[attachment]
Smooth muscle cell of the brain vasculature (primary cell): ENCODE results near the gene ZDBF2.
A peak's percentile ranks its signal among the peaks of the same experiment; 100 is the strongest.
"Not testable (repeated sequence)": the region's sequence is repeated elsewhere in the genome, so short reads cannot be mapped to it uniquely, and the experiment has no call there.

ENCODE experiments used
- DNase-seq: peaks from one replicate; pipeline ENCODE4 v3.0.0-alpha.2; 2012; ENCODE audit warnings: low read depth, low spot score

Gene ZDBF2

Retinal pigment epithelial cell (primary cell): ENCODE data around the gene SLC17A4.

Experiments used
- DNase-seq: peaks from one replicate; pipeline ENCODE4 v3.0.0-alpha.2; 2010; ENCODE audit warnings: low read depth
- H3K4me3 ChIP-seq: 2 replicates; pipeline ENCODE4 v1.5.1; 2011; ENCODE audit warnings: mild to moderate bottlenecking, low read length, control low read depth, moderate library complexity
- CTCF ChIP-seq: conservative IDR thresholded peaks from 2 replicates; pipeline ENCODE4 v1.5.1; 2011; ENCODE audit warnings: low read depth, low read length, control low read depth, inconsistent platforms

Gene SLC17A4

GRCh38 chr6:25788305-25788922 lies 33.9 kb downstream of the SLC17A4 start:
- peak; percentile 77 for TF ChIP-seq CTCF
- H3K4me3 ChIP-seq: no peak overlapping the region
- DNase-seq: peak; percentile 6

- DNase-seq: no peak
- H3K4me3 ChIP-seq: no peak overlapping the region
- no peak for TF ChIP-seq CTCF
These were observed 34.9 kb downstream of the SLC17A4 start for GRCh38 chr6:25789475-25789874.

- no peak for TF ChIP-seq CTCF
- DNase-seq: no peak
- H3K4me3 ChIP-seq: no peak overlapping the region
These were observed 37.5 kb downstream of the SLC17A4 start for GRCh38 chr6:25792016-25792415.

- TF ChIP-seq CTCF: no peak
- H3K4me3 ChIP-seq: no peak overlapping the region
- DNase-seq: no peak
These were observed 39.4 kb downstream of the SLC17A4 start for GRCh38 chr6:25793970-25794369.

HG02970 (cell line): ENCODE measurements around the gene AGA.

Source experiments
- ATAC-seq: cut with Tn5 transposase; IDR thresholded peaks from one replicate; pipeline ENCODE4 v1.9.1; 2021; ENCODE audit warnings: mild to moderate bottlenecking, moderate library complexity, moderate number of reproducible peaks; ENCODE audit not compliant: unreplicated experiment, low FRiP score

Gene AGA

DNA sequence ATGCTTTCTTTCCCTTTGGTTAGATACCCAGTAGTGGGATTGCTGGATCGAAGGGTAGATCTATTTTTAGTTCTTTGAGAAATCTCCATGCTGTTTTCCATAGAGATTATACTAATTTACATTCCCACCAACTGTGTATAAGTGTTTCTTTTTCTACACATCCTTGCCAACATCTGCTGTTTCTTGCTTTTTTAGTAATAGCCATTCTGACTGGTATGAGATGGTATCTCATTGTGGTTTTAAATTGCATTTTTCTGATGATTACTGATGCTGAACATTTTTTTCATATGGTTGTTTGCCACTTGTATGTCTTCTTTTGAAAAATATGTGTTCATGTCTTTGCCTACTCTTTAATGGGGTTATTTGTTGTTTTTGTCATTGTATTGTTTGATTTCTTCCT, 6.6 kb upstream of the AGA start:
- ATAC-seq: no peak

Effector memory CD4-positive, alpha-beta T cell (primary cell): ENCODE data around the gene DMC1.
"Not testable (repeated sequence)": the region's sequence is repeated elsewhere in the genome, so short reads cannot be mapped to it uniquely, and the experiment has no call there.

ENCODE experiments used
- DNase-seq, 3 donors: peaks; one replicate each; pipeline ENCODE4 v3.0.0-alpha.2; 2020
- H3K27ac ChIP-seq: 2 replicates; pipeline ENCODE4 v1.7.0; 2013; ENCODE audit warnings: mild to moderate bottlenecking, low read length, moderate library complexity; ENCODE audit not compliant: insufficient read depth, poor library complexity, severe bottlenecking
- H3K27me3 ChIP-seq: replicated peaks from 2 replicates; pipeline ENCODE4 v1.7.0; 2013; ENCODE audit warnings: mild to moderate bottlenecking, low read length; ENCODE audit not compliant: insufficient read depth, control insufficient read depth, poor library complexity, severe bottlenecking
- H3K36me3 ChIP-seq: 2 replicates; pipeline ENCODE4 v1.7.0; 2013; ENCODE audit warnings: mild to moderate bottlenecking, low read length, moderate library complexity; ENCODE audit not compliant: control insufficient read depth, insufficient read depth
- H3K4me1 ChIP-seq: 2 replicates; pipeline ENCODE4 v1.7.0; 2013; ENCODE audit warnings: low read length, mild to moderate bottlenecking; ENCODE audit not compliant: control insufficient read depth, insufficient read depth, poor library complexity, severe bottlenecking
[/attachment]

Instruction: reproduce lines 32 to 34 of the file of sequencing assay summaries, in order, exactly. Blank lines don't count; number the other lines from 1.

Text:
Gene AGA

DNA sequence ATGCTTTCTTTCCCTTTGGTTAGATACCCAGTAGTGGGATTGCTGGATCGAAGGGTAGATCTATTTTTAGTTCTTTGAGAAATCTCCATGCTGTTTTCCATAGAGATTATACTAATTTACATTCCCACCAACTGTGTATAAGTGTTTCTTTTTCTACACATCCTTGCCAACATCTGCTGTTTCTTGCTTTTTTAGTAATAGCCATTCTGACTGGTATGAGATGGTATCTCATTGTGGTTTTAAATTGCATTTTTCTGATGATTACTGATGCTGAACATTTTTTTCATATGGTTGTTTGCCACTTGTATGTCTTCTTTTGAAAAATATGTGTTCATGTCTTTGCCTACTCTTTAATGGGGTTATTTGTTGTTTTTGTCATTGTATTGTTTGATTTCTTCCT, 6.6 kb upstream of the AGA start:
- ATAC-seq: no peak